Around ten years ago, a new movement spread throughout computing: design thinking. It seems so obvious in hindsight, but the notion that the user experience presented by your product was something that had to be considered and prioritized at every step -- instead of layered on at the end -- was revolutionary at the time.
It's long past time for a similar type of movement: security thinking.
For far too long, security has been an afterthought in the product development process. Passwords are stored in plain text at companies with hundreds of millions of users; people have proven time and time again that they will click on a link that seems so obviously suspicious; the most common password is, well, "password"; and large companies with tons of internal and external applications focus on plugging holes in the walls while attackers parachute into their networks. These aren't technical challenges; they are cultural challenges born of the obsession to rush products to market in search of rapid growth, or to hire a passel of security consultants who recommend layers of security products that cost more every year.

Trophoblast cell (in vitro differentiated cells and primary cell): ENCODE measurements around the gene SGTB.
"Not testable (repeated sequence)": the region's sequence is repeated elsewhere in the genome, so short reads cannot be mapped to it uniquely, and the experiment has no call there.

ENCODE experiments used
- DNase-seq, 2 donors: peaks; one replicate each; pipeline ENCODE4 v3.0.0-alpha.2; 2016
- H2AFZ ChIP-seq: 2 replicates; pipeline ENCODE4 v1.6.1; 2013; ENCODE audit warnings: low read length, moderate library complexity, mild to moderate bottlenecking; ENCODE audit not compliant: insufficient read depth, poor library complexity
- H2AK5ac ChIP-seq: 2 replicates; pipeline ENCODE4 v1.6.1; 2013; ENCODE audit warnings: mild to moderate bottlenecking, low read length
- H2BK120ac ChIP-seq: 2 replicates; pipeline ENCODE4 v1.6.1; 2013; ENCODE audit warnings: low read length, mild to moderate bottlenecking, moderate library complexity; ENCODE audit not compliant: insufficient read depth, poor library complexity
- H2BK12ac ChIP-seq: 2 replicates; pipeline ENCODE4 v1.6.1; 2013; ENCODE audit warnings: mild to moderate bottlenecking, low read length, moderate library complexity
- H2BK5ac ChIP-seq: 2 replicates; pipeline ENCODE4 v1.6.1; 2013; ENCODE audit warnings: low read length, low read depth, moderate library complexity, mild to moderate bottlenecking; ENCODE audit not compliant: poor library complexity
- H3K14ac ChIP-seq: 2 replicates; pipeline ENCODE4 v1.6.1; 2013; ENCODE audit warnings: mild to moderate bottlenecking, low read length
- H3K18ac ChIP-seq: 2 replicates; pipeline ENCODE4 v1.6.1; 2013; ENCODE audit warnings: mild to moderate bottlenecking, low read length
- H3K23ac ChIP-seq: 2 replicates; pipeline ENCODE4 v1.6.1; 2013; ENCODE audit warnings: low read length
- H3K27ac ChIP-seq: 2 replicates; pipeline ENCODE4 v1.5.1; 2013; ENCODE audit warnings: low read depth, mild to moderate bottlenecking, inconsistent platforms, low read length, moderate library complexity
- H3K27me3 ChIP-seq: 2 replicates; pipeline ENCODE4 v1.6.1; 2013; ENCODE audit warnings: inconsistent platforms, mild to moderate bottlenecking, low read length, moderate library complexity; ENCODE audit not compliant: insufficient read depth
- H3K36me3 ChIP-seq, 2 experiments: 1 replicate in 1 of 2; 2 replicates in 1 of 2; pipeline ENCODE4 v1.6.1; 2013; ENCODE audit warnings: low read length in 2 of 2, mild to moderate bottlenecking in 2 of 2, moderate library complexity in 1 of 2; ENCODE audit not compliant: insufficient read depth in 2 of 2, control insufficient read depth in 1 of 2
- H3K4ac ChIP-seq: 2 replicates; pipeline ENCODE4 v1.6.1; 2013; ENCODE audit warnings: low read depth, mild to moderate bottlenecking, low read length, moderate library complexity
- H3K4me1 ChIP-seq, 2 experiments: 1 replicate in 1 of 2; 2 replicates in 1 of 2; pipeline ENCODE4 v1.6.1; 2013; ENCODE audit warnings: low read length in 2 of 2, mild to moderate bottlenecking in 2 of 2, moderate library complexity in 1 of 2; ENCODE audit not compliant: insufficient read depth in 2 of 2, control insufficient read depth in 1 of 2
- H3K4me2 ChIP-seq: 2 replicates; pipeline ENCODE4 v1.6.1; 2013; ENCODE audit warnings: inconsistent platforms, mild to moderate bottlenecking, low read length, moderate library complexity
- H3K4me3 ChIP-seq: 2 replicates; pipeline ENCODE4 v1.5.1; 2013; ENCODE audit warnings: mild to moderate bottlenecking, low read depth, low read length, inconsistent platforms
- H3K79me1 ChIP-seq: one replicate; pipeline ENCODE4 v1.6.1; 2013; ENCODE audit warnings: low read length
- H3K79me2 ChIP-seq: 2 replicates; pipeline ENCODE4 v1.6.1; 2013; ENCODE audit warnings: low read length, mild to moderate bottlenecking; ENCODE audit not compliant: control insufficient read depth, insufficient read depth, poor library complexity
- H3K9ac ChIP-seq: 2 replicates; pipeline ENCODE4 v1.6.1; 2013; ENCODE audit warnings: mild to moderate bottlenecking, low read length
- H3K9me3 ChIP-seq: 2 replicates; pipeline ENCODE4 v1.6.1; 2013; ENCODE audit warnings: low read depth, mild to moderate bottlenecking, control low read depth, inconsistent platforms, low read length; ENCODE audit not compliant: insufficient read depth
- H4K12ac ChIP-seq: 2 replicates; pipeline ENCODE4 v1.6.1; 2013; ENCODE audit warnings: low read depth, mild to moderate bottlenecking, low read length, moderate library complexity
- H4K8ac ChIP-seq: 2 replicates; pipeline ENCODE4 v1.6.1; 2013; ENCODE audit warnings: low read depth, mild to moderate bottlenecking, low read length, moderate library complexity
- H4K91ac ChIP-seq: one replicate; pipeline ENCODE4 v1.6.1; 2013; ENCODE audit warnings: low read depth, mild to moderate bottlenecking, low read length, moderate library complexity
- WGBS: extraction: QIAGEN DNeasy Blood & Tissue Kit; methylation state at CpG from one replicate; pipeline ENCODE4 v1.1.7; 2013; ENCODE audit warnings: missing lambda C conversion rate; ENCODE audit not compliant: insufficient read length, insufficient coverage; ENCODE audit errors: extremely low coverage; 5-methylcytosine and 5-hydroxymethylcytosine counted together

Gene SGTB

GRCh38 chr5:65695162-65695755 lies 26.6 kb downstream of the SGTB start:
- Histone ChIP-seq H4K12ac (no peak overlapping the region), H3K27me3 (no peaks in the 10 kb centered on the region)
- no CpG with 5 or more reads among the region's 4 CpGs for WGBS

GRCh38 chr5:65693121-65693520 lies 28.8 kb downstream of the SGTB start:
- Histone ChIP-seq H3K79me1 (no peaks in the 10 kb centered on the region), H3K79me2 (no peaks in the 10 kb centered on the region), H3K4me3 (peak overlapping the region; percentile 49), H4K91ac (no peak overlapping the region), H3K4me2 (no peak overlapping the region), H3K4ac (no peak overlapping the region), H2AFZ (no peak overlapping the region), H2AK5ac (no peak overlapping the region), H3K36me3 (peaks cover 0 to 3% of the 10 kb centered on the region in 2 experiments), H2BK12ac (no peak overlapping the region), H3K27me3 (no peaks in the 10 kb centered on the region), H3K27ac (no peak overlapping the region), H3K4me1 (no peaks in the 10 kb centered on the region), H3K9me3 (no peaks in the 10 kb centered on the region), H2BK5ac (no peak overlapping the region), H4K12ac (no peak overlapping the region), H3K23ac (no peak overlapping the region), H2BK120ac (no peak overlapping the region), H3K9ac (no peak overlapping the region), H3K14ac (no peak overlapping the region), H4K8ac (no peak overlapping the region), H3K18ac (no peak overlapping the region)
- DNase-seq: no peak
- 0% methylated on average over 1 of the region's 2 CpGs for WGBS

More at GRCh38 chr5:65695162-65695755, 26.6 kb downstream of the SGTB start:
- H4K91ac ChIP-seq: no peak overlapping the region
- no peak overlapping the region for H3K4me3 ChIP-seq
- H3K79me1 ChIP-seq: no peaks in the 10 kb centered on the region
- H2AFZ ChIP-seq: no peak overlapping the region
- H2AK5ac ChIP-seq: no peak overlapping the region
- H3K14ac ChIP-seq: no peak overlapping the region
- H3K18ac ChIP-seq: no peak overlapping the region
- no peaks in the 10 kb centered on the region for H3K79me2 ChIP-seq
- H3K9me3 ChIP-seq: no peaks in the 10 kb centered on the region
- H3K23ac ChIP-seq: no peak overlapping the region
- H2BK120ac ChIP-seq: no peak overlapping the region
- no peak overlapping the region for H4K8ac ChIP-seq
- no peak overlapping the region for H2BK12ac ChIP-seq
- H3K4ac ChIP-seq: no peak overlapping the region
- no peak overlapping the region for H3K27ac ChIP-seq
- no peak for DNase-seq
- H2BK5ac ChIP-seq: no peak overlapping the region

Exposure to blue light at night, emitted by electronics and energy-efficient lightbulbs, harmful to your health.
blue light at night is harmful to your healthUntil the advent of artificial lighting, the sun was the major source of lighting, and people spent their evenings in (relative) darkness. Now, in much of the world, evenings are illuminated, and we take our easy access to all those lumens pretty much for granted.
But we may be paying a price for basking in all that light. At night, light throws the body's biological clock—the circadian rhythm—out of whack. Sleep suffers. Worse, research shows that it may contribute to the causation of cancer, diabetes, heart disease, and obesity.
A malware variant named Mal/Miner-C (also known as PhotoMiner) is infecting Internet-exposed Seagate Central Network Attached Storage (NAS) devices and using them to infect connected computers to mine for the Monero cryptocurrency.